The following is taken from The Union army: a history of military affairs in the loyal states, 1861-65 -- records of the regiments in the Union army -- cyclopedia of battles -- memoirs of commanders and soldiers. Madison, WI: Federal Pub. Co., 1908. volume II.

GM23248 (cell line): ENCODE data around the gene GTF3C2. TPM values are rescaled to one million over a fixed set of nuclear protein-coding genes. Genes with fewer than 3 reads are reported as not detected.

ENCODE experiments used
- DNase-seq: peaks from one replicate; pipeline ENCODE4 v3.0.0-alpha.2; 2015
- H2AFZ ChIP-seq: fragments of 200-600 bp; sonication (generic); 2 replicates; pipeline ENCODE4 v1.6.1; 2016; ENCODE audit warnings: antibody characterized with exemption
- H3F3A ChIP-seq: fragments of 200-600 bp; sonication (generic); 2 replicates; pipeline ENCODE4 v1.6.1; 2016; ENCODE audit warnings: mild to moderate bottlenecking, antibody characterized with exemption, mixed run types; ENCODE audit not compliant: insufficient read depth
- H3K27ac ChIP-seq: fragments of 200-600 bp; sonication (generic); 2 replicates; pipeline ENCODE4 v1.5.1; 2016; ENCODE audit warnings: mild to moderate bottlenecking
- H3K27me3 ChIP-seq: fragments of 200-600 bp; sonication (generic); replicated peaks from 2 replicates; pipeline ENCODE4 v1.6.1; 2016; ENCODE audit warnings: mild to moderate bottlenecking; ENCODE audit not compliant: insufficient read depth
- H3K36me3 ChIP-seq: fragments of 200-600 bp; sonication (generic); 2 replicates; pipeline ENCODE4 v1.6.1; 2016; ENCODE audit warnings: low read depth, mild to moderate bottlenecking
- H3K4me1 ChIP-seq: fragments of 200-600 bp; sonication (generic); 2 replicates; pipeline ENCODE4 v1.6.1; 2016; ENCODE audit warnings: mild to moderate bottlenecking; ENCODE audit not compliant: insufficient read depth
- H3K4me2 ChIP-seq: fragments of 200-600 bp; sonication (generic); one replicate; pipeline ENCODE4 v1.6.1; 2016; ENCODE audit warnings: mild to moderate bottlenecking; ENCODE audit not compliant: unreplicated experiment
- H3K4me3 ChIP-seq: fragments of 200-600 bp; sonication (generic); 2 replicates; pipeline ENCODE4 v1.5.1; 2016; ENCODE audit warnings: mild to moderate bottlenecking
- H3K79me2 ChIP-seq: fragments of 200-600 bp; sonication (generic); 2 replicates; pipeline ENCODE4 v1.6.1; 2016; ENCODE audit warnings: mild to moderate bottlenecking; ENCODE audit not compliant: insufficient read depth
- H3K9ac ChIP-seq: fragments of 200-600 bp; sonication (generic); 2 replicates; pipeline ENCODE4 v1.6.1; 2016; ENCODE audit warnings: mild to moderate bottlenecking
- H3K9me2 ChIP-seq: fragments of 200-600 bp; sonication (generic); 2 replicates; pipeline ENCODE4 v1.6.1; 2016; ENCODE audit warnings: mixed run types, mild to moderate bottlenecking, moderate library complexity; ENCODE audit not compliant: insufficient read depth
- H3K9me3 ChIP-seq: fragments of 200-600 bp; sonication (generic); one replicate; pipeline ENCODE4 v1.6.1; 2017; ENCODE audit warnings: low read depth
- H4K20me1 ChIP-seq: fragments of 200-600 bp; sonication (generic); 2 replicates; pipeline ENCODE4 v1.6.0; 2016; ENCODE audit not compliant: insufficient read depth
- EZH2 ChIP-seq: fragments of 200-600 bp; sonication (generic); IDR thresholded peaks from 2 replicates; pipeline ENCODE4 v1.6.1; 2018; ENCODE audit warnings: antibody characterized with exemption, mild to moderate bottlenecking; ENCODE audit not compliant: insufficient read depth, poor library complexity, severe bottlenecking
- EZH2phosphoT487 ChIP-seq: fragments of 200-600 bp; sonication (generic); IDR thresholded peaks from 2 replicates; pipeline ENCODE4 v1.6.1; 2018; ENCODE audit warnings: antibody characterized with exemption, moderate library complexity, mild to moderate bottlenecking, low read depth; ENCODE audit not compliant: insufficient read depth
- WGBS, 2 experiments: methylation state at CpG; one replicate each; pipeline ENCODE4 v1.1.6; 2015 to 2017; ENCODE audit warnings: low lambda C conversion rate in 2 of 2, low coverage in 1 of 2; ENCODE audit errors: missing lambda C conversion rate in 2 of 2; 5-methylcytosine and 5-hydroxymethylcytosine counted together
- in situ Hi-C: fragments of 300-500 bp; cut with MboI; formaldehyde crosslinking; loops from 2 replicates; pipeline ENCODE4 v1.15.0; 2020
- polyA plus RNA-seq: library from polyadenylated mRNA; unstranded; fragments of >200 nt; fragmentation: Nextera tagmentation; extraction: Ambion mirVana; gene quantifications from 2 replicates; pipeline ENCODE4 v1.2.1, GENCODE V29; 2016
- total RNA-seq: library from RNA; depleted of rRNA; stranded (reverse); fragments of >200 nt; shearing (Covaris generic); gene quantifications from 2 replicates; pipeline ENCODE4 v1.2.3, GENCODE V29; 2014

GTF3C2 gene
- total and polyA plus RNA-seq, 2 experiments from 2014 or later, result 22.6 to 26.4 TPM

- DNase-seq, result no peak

One Hundred and Seventh Infantry.—Cols., Robert B. Van Val-kenburgh, Alexander S. Diven, Nirom M. Crane; Lieut.-Cols., Alexander S. Diven, Gabriel L. Smith, Newton T. Colby, William F. Fox, Lathrop Baldwin, Allen S. Sill; Majs., Gabriel L. Smith, Newton T. Colby, William F. Fox, Lathrop Baldwin, Allen S. Sill, Charles J. Fox. This regiment, known as the Campbell Guards, was recruited in the counties of Chemung, Schuyler and Steuben, rendezvoused at Elmira, and was there mustered into the U. S. service for three years, Aug. 13, 1862. It was a fine regiment, noted for its efficiency and discipline, the first regiment from the North organized under the second call, and the first to arrive at Washington, in acknowledgment of which it received a banner from the state and a personal visit from the president. It was raised by two patriotic Members' of the legislature, Robert: B. Van Valkenburg, and Alexander S. Diven, who became colonel and lieutenant-colonel, respectively. It left the state on Aug. 13, 1862; was stationed in the defenses of Washington for a month; was then assigned to the 1st division (Williams), 12th corps (Mansfield), and fought its first battle at Antietam, where it was heavily engaged, losing 63 in killed, wounded and missing. The veteran Gen. Mansfield fell, mortally wounded at Antietam, and Gen. Henry W. Slocum succeeded to the command of the corps. The regiment was again heavily engaged at the disastrous battle of Chancellorsville, where the brunt of the fighting fell on the 3d and 12th corps, and lost in this action 83 killed, wounded and missing, among the killed being Capt. Nathaniel E. Rutter. The regiment was only slightly en-gaged at Gettysburg, and after the battle joined with its corps in pursuit of Lee into Virginia, engaging without loss at Jones' cross-roads and near Williamsport, Md. In September it was ordered with the corps to Tennessee to reinforce Rosecrans, and was stationed along the railroad from Murfreesboro to Bridgeport. In April, 1864, the 12th corps was changed to the 20th, but Williams' division retained its red star. On Dec. 9, 1863, four cos. of the 145th were transferred to the 107th, and in May the regiment moved on the Atlanta campaign. It fought at Resaca, Cassville, and Dallas, and lost 26 killed and 141 wounded at New Hope Church. From June 9 to July 2 it was engaged about Kennesaw mountain; fought at Peachtree creek and took part in the siege of Atlanta; moved in November on Sherman's march to the sea; then took part in the final campaign of the. Carolinas, being engaged at Rock-ingham, Fayetteville, Averasborp (where it lost 46 killed, wounded and missing), Bentonville, .Raleigh and Bennett's house. It was mustered out near Washington, D. C., under Col. Crane, June 5, 1865, having lost during its term of service 4 officers and 87 enlisted men, killed and died of wounds; 131 enlisted men died of disease, accidents, in prison, etc., total deaths, 222.